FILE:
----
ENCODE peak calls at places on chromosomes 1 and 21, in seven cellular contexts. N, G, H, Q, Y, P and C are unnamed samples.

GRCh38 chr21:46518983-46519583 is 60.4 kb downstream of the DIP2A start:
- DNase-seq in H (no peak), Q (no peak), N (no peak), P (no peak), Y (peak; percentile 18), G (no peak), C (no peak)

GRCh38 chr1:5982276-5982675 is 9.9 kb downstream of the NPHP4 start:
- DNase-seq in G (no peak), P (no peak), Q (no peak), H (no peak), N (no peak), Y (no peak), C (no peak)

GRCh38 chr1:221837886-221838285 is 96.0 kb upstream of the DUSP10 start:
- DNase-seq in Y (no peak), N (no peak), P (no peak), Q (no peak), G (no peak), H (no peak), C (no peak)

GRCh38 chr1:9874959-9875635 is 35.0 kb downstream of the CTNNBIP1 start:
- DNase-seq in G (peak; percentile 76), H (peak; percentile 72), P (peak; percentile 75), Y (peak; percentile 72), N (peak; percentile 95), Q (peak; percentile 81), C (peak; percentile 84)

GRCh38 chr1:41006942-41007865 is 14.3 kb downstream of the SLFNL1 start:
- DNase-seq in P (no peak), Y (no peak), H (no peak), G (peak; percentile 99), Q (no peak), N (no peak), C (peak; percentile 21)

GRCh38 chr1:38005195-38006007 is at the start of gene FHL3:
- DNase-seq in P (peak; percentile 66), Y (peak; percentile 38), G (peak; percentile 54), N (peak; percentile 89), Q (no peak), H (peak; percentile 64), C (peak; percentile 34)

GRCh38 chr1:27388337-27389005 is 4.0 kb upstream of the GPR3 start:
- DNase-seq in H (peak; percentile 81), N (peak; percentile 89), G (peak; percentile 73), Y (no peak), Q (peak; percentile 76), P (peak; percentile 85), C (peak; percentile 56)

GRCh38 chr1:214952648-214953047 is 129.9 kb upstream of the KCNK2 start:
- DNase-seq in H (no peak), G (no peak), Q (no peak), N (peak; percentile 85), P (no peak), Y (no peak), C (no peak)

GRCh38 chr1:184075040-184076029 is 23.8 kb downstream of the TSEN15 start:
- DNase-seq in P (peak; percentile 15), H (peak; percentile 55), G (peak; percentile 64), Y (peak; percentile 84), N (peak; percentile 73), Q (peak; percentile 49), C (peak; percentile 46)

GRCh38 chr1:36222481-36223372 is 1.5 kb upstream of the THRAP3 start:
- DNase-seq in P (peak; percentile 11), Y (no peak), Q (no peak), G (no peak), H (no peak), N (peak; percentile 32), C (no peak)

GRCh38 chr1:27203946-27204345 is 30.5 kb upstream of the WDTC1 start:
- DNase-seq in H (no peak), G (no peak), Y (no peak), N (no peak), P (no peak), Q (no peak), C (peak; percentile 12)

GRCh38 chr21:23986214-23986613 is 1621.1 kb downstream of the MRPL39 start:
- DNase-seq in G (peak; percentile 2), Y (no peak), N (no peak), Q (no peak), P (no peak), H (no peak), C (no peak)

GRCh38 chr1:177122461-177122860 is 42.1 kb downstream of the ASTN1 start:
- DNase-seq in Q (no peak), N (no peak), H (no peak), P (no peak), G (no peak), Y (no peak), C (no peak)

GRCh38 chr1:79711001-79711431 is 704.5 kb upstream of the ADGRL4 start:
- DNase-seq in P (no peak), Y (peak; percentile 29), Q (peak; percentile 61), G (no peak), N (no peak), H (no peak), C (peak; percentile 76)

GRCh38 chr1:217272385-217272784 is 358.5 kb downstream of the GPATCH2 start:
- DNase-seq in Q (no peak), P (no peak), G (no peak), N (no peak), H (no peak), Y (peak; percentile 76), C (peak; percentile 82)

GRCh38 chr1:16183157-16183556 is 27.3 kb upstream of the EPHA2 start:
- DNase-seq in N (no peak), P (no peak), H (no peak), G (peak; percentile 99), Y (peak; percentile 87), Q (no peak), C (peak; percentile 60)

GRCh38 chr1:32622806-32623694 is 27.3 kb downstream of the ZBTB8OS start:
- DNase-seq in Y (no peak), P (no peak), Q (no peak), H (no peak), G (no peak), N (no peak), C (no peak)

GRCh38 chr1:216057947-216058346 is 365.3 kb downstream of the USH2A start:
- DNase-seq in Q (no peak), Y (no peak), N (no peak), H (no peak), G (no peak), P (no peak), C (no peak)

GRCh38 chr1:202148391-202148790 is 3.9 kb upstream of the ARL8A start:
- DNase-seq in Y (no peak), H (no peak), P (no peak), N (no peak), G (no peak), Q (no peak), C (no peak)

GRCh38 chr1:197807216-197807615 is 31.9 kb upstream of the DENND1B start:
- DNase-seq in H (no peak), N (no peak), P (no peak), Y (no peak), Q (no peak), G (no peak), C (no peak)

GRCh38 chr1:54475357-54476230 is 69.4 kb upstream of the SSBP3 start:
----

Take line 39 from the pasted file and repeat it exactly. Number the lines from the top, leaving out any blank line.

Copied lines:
- DNase-seq in Y (no peak), H (no peak), P (no peak), N (no peak), G (no peak), Q (no peak), C (no peak)